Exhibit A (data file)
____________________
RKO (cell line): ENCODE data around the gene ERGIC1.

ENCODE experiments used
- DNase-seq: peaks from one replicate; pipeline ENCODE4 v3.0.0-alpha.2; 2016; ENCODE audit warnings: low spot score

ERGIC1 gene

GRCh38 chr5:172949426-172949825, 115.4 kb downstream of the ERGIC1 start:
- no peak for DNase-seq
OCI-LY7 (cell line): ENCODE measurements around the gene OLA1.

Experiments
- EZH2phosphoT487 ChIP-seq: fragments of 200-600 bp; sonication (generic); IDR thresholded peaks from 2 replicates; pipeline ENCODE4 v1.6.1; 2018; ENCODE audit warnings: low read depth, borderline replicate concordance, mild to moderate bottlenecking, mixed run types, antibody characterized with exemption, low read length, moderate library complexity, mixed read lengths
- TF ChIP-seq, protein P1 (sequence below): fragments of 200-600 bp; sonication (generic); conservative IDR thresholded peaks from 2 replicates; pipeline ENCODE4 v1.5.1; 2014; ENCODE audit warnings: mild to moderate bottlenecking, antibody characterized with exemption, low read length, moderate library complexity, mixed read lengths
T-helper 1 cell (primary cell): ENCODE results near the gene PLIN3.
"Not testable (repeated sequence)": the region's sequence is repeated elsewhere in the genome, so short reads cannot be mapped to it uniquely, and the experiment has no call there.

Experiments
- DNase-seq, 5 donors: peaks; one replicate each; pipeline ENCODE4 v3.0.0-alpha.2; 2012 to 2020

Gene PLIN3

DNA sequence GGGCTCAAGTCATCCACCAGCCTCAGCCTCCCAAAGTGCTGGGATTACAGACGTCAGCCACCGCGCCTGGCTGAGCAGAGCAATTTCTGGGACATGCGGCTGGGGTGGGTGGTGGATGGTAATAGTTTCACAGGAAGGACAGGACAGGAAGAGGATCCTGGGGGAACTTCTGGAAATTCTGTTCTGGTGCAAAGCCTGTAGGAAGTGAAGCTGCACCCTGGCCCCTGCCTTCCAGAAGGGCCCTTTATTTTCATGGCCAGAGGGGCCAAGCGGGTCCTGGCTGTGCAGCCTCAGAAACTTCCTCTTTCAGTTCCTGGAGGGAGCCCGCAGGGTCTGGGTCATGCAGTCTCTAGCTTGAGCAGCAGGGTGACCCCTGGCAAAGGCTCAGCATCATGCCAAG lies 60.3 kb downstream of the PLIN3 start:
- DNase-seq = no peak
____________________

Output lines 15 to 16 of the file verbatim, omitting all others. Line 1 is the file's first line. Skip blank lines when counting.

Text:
Gene PLIN3

DNA sequence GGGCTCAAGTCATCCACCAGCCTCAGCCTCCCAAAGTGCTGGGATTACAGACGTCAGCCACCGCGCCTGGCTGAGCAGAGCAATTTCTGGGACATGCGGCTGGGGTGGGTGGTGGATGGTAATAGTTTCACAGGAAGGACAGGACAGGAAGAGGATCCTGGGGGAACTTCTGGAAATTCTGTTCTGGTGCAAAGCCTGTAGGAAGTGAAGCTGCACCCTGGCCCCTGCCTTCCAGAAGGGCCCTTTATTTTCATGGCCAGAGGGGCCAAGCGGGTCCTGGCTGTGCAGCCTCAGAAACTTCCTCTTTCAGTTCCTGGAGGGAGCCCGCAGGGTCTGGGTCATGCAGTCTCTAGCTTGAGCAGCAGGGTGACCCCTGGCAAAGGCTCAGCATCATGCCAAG lies 60.3 kb downstream of the PLIN3 start: